“We did not realize that we keep talking about NPPs and other technical things but never tried to allay fears among people about impacts of radiation,” said S.A. Bhardwaj, Director (Technical), NPCIL in New Delhi on 9 Jan. “We have to tell them that nuclear power is the only solution to meet the growing power demands of the country. We recently realised that we have been projected as being very secretive at NPCIL,” he added.

The NPCIL is also planning to educate people by making public the radiation figures from NPPs and comparing them with radiation emanating from sources such as mobile phones, X-rays and other sources. It has also started a campaign in support of nuclear energy on FM radio, TV and through other means, Bhardwaj added.

Insight

The Indian atomic energy establishment, for the first time in its five decades-old history, has been faced with growing public resistance against nuclear power, which many admit is a manifestation of the organisation’s secretive mode of functioning. So far, “nuclear” in all its forms was considered the exclusive domain of the scientific community and concerned government departments. Also, there was no felt-need to seek prior public acceptance before launching new nuclear projects.

The government’s policy of keeping nuclear power out of the public discourse resulted in gradually eroding peoples’ faith in the official establishment and in locals getting swayed by a well-orchestrated campaign mounted by anti-nuclear activists. The Fukushima nuclear disaster, meanwhile, gave a much-needed fillip to the anti-nuclear lobby which had been worried about the prospects of the “nuclear renaissance” becoming a reality.

It is significant that the phenomenon of nuclear secrecy is universally pervasive albeit to varying degrees. Traditionally, the utilities and the nuclear establishment had been working in water-tight compartments and were not subjected to public scrutiny. The Three Mile Island radiation leak in 1979 and the Chernobyl NPP accident in 1986 generated a worldwide concern over the risks of nuclear power. But it was the Fukushima crisis that, for the first time, brought the safety of NPPs to the forefront of the global nuclear debate.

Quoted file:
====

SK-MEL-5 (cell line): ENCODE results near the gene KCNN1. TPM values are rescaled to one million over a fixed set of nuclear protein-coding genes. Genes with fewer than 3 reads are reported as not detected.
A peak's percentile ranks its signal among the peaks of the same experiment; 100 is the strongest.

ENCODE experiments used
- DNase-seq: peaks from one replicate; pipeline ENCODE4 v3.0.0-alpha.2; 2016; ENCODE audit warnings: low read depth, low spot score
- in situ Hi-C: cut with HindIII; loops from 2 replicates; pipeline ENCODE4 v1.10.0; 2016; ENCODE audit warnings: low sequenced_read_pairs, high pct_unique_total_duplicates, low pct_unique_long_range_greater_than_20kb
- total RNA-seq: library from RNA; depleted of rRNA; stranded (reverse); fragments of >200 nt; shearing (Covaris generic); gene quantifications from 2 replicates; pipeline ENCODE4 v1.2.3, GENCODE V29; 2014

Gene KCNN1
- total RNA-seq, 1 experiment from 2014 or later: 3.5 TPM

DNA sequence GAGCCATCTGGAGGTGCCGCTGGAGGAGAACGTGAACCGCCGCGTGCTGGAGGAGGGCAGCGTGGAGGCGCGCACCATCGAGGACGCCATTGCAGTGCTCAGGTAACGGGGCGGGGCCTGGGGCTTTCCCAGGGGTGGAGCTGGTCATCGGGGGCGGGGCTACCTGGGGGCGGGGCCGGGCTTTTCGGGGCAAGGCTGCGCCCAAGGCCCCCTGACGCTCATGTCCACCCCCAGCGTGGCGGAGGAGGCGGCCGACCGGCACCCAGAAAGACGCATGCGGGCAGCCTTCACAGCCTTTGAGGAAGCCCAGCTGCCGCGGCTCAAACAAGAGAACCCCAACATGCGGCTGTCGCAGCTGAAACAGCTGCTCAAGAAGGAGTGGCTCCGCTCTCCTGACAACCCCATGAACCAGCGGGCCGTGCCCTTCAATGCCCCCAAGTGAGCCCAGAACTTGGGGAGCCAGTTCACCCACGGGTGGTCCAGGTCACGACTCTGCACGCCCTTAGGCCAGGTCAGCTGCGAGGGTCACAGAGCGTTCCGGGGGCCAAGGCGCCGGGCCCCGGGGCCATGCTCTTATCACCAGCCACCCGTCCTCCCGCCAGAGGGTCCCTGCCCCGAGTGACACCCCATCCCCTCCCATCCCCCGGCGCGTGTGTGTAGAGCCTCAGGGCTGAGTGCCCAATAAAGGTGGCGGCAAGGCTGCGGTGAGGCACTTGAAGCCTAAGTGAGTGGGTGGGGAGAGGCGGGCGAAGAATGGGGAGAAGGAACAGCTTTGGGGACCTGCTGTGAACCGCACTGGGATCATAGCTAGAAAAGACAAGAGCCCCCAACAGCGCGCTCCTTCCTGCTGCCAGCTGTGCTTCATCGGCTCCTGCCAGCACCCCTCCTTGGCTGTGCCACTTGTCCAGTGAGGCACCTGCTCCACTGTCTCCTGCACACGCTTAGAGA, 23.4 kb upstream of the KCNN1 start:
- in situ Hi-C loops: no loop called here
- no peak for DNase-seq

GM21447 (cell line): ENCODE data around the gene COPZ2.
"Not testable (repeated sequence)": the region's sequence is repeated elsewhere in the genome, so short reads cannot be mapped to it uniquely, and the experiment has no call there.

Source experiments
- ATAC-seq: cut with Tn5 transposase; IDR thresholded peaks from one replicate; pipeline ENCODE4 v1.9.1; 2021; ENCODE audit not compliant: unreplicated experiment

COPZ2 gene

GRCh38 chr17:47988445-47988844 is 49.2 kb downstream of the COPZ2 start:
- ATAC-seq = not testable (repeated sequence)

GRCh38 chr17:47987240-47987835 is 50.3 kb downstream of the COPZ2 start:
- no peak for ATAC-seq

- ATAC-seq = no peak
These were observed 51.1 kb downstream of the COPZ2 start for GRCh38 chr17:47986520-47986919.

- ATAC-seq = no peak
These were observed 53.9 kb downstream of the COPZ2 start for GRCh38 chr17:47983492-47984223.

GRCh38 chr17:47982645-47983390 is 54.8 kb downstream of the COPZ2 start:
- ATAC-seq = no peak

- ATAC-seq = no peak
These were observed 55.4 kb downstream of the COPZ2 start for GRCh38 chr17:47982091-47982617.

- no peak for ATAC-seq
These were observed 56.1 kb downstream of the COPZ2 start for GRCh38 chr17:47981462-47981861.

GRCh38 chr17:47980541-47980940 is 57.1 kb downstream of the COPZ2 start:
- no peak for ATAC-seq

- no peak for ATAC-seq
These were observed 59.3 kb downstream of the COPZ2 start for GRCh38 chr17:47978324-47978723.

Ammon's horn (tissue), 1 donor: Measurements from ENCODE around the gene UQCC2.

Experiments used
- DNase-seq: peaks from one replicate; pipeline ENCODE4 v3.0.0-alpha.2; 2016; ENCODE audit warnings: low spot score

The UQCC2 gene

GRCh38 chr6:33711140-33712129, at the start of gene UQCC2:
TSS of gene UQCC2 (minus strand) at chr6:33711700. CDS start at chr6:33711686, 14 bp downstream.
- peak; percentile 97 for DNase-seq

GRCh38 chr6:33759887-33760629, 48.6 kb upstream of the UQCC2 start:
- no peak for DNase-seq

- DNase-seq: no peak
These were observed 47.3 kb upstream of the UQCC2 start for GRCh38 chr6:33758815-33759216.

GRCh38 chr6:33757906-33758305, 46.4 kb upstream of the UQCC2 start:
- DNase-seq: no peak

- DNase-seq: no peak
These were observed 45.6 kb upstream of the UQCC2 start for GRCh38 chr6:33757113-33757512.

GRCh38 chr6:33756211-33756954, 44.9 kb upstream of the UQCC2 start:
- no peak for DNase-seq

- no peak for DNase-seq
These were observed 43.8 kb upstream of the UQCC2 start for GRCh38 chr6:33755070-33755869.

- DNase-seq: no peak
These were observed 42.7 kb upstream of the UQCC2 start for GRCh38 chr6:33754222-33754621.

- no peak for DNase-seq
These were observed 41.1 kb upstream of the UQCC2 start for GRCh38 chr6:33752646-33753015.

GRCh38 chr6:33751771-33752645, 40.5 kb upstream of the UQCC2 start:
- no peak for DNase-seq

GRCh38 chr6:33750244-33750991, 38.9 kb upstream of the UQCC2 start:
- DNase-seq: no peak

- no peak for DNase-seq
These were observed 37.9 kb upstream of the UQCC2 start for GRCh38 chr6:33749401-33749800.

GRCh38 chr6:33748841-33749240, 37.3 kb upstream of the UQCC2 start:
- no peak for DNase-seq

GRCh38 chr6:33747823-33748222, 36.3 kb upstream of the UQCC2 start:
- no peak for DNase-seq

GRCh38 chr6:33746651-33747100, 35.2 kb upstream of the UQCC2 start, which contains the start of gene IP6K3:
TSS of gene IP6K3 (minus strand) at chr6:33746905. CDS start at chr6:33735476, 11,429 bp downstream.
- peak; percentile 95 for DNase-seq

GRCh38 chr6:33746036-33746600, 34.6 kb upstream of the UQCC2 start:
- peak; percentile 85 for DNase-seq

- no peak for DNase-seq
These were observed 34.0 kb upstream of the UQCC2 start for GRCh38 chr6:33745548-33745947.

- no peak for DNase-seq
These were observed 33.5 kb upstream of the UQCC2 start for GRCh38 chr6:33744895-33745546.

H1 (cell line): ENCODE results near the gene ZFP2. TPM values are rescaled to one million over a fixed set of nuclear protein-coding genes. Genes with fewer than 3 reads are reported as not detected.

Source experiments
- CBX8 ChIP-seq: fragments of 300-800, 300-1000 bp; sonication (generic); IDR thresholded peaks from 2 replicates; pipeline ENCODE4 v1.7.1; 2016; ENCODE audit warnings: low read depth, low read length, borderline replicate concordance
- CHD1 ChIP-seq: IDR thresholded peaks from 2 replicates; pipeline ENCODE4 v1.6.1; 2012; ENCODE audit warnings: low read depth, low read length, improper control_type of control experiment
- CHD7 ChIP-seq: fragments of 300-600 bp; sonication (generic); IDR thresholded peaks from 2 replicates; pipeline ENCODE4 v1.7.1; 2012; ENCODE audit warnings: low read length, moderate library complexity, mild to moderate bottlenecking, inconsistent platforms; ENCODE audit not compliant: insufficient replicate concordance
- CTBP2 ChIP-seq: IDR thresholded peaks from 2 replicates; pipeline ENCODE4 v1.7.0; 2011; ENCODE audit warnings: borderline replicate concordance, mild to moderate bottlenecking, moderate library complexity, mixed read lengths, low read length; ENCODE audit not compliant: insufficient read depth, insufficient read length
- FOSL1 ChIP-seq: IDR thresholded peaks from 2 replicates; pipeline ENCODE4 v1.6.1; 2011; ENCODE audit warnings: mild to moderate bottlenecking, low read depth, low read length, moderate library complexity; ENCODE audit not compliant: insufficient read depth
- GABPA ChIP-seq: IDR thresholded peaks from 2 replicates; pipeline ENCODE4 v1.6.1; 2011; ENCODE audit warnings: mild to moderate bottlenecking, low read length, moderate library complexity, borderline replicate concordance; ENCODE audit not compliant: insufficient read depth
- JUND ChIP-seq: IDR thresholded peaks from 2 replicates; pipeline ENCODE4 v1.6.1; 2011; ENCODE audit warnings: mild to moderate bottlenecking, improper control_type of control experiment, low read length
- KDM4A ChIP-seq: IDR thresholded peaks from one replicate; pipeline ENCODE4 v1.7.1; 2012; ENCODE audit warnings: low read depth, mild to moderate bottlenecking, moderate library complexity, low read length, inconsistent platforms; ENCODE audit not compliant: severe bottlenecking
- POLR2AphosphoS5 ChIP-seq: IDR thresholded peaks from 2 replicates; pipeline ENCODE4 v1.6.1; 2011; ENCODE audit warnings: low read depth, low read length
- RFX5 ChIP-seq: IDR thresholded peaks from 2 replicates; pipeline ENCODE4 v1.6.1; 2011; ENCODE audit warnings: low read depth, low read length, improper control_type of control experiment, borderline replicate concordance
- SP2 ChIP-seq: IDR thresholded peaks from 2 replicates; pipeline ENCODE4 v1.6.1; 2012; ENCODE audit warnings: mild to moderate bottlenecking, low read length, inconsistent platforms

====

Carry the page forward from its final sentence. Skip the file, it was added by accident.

The Indian government in particular is facing major public protests that have stalled both the commissioning of Kudankulam’s 1 & 2 reactors, built by the NPCIL with Russian collaboration, and the land acquisition process in Jaitapur. The NPCIL has produced advertisements to be telecast on TV channels carrying messages on cancer and on some issues raised by fishermen. However, the leaders involved in the Kudankulam protests, who seem to be highly motivated people with good international connections, have so far managed to sustain the movement. They have successfully managed the media to ensure that their voices are heard.

Many believe that the organisers are receiving funds from abroad to finance the agitation as a large number of protesters are poor people, who cannot afford to survive without work even for a day. They are being fed every day and also are given transport for travelling to the protest site from their places located in far-flung areas.

Meanwhile, the NPCIL plans to raise overseas loans to partly fund its two proposed NPPs in India, as getting overseas loans may be less expensive than borrowing locally. The corporation plans to approach French banks to raise funds for the Jaitapur NPP in Maharashtra and Russian banks for funding the Kudankulam NPP in Tamil Nadu. The NPCIL plans to raise loans from Indian banks as well.

The company expects to restart commercial negotiations with French company Areva SA for two reactors of 1,650 MWe each for the Jaitapur NPP by the end of this month. The NPCIL was awaiting a report on the safety aspects of the European Pressurised Reactor (EPR), which was reviewed by the French nuclear regulator ASN along with the 58 nuclear power reactors operating in France. The NPCIL also expects to start work on Kudankulam 3 & 4, six months after protests by local people at the site end.

Separates small reactor operations

In Brief

In response to changing market conditions, Babcock & Wilcox (B&W) has decided to restructure its commercial nuclear business, separating its small modular reactor (SMR) operations from its other nuclear energy businesses.